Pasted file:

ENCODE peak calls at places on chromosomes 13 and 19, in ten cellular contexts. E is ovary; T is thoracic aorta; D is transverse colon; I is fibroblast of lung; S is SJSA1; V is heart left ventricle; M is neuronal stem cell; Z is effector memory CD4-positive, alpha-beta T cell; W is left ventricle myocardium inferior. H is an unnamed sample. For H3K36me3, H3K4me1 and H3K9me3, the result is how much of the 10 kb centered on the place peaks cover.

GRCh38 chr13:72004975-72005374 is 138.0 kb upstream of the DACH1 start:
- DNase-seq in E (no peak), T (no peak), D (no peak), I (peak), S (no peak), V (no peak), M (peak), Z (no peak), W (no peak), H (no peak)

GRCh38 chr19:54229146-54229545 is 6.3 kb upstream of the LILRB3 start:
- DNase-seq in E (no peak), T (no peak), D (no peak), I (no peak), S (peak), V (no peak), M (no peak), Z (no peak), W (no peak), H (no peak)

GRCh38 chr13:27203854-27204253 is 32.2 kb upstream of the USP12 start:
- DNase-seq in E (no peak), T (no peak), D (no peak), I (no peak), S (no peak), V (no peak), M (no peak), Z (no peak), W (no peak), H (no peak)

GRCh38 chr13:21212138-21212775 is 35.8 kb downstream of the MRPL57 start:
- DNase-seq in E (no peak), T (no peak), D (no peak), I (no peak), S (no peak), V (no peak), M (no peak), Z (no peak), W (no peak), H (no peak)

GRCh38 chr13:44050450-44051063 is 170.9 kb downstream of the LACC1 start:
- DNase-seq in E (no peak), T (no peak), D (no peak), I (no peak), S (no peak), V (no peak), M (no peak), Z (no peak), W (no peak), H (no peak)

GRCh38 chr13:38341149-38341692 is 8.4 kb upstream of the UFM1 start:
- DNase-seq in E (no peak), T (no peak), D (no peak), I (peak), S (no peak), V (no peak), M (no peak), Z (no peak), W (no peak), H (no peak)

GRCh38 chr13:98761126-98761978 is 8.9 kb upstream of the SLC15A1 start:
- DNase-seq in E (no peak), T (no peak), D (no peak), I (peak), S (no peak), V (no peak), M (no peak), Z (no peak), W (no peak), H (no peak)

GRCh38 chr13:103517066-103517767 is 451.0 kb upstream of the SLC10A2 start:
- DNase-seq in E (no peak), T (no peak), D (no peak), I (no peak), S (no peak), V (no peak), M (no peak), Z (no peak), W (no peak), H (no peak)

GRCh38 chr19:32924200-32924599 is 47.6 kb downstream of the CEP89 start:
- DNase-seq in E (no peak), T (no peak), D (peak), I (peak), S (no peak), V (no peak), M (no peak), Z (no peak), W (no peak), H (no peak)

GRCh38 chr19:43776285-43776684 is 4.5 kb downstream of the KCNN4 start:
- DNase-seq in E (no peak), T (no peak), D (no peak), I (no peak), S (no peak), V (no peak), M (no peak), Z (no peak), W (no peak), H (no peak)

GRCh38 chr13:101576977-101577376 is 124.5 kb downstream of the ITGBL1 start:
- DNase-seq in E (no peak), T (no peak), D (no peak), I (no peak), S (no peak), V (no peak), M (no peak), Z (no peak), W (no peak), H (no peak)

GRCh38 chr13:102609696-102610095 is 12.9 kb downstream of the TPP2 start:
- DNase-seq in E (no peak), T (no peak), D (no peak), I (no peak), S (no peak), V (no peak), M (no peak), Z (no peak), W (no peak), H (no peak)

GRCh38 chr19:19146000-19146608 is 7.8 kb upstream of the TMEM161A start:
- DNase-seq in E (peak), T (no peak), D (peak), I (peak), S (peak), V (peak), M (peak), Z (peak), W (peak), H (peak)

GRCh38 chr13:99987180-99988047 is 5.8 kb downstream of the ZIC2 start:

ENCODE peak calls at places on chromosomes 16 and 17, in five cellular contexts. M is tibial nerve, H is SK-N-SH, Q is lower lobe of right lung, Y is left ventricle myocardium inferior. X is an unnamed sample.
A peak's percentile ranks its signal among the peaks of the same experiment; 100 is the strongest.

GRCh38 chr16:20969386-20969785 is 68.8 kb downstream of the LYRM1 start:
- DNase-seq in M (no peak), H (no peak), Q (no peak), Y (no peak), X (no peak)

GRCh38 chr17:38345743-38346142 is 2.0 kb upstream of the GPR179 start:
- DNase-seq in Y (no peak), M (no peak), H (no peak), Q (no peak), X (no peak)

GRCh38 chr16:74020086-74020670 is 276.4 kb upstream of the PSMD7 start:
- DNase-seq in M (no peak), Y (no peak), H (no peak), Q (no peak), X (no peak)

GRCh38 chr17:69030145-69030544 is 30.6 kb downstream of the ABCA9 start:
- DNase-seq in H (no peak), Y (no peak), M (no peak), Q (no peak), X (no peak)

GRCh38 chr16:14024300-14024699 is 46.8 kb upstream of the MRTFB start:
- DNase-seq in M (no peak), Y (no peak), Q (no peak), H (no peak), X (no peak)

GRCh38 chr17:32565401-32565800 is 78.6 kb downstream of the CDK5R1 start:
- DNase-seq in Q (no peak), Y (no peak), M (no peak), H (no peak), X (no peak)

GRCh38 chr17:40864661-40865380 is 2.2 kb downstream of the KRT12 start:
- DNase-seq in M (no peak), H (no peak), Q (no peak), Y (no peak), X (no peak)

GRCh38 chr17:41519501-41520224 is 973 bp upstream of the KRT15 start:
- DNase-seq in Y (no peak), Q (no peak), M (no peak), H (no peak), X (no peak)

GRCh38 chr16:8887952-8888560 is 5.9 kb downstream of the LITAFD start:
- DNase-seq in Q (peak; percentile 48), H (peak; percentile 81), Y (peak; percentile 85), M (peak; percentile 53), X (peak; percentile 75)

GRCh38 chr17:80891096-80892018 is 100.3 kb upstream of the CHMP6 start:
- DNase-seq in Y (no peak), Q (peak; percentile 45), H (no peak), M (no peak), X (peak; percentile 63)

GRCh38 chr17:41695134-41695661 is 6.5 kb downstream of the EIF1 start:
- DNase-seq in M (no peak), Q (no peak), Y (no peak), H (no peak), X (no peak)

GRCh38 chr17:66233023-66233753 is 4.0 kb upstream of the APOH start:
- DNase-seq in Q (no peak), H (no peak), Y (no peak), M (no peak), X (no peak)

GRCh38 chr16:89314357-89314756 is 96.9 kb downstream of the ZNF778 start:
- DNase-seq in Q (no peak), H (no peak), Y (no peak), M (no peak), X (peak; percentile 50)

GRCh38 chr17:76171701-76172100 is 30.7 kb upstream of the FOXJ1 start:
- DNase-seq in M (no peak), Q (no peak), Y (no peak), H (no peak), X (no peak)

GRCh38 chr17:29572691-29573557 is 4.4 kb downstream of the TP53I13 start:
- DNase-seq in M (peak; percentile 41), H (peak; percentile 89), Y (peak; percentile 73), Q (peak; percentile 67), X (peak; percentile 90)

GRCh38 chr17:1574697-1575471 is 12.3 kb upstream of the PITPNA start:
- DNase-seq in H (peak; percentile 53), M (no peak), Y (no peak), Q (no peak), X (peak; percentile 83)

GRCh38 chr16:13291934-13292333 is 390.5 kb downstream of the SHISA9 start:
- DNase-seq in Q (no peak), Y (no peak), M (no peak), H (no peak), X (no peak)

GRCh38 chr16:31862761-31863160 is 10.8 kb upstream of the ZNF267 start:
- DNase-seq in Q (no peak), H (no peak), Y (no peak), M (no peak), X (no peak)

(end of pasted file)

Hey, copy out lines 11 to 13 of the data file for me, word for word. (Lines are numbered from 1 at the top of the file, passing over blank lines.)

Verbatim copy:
- DNase-seq in E (no peak), T (no peak), D (no peak), I (no peak), S (no peak), V (no peak), M (no peak), Z (no peak), W (no peak), H (no peak)

GRCh38 chr13:38341149-38341692 is 8.4 kb upstream of the UFM1 start:
- DNase-seq in E (no peak), T (no peak), D (no peak), I (peak), S (no peak), V (no peak), M (no peak), Z (no peak), W (no peak), H (no peak)